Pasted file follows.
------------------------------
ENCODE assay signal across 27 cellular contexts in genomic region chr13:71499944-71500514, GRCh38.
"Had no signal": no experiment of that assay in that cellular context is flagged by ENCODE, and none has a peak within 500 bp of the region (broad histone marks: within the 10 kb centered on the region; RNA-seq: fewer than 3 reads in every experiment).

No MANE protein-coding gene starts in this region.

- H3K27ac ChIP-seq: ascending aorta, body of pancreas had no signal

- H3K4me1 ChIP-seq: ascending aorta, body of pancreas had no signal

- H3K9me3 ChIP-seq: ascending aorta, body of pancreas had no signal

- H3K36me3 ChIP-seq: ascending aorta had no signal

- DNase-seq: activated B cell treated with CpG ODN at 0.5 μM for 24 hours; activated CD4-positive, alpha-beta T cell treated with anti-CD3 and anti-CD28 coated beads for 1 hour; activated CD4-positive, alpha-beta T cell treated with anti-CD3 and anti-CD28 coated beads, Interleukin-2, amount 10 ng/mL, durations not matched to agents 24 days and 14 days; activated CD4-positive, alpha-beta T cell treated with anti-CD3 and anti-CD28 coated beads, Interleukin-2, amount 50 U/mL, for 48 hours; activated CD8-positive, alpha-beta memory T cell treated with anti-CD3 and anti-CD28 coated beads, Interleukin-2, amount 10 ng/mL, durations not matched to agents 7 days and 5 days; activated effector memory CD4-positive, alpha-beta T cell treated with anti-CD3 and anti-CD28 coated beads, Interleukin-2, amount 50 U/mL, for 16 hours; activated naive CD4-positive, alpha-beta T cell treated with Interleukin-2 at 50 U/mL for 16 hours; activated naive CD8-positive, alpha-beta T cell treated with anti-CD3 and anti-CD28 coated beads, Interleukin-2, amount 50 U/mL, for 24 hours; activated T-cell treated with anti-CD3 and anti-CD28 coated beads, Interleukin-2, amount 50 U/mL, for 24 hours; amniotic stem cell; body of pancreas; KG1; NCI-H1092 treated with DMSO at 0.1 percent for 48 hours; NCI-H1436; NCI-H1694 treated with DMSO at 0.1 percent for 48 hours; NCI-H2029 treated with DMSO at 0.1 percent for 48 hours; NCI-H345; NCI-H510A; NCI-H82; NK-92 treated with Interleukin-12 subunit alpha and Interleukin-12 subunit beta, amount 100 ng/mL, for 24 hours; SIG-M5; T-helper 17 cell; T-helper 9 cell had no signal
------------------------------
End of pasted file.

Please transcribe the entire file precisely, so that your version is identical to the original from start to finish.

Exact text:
ENCODE assay signal across 27 cellular contexts in genomic region chr13:71499944-71500514, GRCh38.
"Had no signal": no experiment of that assay in that cellular context is flagged by ENCODE, and none has a peak within 500 bp of the region (broad histone marks: within the 10 kb centered on the region; RNA-seq: fewer than 3 reads in every experiment).

No MANE protein-coding gene starts in this region.

- H3K27ac ChIP-seq: ascending aorta, body of pancreas had no signal

- H3K4me1 ChIP-seq: ascending aorta, body of pancreas had no signal

- H3K9me3 ChIP-seq: ascending aorta, body of pancreas had no signal

- H3K36me3 ChIP-seq: ascending aorta had no signal

- DNase-seq: activated B cell treated with CpG ODN at 0.5 μM for 24 hours; activated CD4-positive, alpha-beta T cell treated with anti-CD3 and anti-CD28 coated beads for 1 hour; activated CD4-positive, alpha-beta T cell treated with anti-CD3 and anti-CD28 coated beads, Interleukin-2, amount 10 ng/mL, durations not matched to agents 24 days and 14 days; activated CD4-positive, alpha-beta T cell treated with anti-CD3 and anti-CD28 coated beads, Interleukin-2, amount 50 U/mL, for 48 hours; activated CD8-positive, alpha-beta memory T cell treated with anti-CD3 and anti-CD28 coated beads, Interleukin-2, amount 10 ng/mL, durations not matched to agents 7 days and 5 days; activated effector memory CD4-positive, alpha-beta T cell treated with anti-CD3 and anti-CD28 coated beads, Interleukin-2, amount 50 U/mL, for 16 hours; activated naive CD4-positive, alpha-beta T cell treated with Interleukin-2 at 50 U/mL for 16 hours; activated naive CD8-positive, alpha-beta T cell treated with anti-CD3 and anti-CD28 coated beads, Interleukin-2, amount 50 U/mL, for 24 hours; activated T-cell treated with anti-CD3 and anti-CD28 coated beads, Interleukin-2, amount 50 U/mL, for 24 hours; amniotic stem cell; body of pancreas; KG1; NCI-H1092 treated with DMSO at 0.1 percent for 48 hours; NCI-H1436; NCI-H1694 treated with DMSO at 0.1 percent for 48 hours; NCI-H2029 treated with DMSO at 0.1 percent for 48 hours; NCI-H345; NCI-H510A; NCI-H82; NK-92 treated with Interleukin-12 subunit alpha and Interleukin-12 subunit beta, amount 100 ng/mL, for 24 hours; SIG-M5; T-helper 17 cell; T-helper 9 cell had no signal